Rotation: The Spinning of the Earth on Its Axis
The Earth rotates around an imaginary axis. The Poles of the Earth are at the ends of the axis. The North Pole is at the north end, and the South Pole is at the south end.
In this project, you will model a Foucault pendulum to examine the relation between the Earth's rotation and the inertia of free-swinging objects. You will calculate the apparent shift of the path traced by pendulums at different latitudes. You will also model the deflection of fluids due to the Coriolis effect.
Purpose: To model a Foucault pendulum.
- 8-inch (20-cm) piece of string
- metal washer
- 1-quart (1-liter) jar
- lazy Susan turntable
- masking tape
- Tie one end of the string to the washer.
- Tie the free end of the string to the center of the pencil.
- Center the pencil across the mouth of the jar so that the washer is suspended inside the jar.
- Set the jar on the turntable.
- Spin the turntable counterclockwise and adjust the position of the jar and/or pencil so that the string hangs straight down as the turntable spins.
- Stop the turntable and secure the pencil to the jar with tape.
- Tilt the jar to start the washer moving back and forth in one direction. Set the jar back in place on the turntable.
- While the washer is swinging, spin the turntable in a counterclockwise direction as before (see Figure 3.1).
The washer continues to swing back and forth in the same direction though the jar is turning around. In relationship to the turntable, the swinging washer appears to move in a clockwise direction.
The turntable represents the Earth rotating, which means it is turning about its axis (imaginary line that passes through the North and South Poles). As viewed from a position above the North Pole, the Earth rotates in a counterclockwise direction, like the turntable. The washer is a pendulum (a suspended object that swings back and forth). A pendulum swings in one direction because of inertia (the tendency of an object to remain stationary or to continue moving in a straight line unless acted on by an outside force). The swinging washer did not change direction, but the movement of the turntable made the pendulum seem to move in a clockwise direction, opposite to the rotation of the turntable. A pendulum placed at the North Pole would seem to move in a clockwise direction as seen by an observer on Earth, like the washer in the jar, even though inertia in fact keeps the pendulum swinging in one direction.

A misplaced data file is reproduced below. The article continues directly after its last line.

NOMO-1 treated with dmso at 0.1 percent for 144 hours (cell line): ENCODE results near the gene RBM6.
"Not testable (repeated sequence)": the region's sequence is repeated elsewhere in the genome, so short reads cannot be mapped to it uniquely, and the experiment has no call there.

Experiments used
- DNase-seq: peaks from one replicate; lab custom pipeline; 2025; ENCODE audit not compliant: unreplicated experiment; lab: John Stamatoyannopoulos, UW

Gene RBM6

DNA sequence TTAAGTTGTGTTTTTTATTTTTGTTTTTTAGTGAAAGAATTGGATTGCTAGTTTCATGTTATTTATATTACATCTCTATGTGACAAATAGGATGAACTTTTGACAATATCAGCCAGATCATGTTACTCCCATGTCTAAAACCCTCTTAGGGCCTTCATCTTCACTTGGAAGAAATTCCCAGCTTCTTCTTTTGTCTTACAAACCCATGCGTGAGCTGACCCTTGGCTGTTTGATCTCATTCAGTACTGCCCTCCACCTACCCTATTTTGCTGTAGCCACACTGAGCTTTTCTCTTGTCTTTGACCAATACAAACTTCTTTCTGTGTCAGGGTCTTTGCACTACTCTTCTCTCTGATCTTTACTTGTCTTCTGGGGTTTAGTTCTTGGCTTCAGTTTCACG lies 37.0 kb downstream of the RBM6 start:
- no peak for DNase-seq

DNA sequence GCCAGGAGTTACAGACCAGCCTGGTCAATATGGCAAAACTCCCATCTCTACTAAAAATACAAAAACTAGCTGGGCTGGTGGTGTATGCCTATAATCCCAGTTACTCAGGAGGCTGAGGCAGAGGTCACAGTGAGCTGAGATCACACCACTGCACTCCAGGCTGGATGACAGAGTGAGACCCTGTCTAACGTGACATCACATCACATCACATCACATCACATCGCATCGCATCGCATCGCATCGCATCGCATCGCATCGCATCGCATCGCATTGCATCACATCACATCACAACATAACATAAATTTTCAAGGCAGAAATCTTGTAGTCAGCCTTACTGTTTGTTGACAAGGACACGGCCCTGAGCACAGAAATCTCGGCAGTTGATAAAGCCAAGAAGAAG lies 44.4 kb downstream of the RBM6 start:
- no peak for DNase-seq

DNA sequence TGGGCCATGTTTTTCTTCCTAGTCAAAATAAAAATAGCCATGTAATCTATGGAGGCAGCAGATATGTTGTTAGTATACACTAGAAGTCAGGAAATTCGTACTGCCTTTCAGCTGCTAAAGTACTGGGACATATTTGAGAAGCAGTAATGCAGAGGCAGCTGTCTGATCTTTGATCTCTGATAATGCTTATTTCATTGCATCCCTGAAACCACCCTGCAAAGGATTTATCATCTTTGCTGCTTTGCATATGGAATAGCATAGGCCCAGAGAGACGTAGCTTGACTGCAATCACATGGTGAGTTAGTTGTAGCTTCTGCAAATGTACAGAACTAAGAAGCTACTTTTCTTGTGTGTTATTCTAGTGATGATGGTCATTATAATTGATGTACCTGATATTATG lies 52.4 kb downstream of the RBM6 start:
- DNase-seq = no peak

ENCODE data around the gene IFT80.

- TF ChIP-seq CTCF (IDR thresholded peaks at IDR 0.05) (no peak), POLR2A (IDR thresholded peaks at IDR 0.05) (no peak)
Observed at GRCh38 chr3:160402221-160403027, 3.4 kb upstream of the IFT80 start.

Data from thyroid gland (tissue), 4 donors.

A similar experiment was first performed in 1851 by a French physicist, Jean-Bernard-Léon Foucault (1819 –1868). Foucault used a 223-foot (67-m) wire to suspend a sphere weighing 62 pounds (28 kg) from the dome of the Panthéon, a public building in Paris. The pendulum was free to move in any direction, but once it was set in motion, inertia kept it swinging in the same direction. A pin at the end of the pendulum made marks in sand on the floor. As time passed, the direction of the marks changed. Because of inertia, the pendulum swung in the same direction. Since the sand rested on the floor of the building, and the building rested on the Earth, the pendulum showed that the Earth itself moves. Thus, Foucault's experiment showed the rotation of the Earth. A pendulum that shows the rotation of the Earth is called a Foucaultpendulum.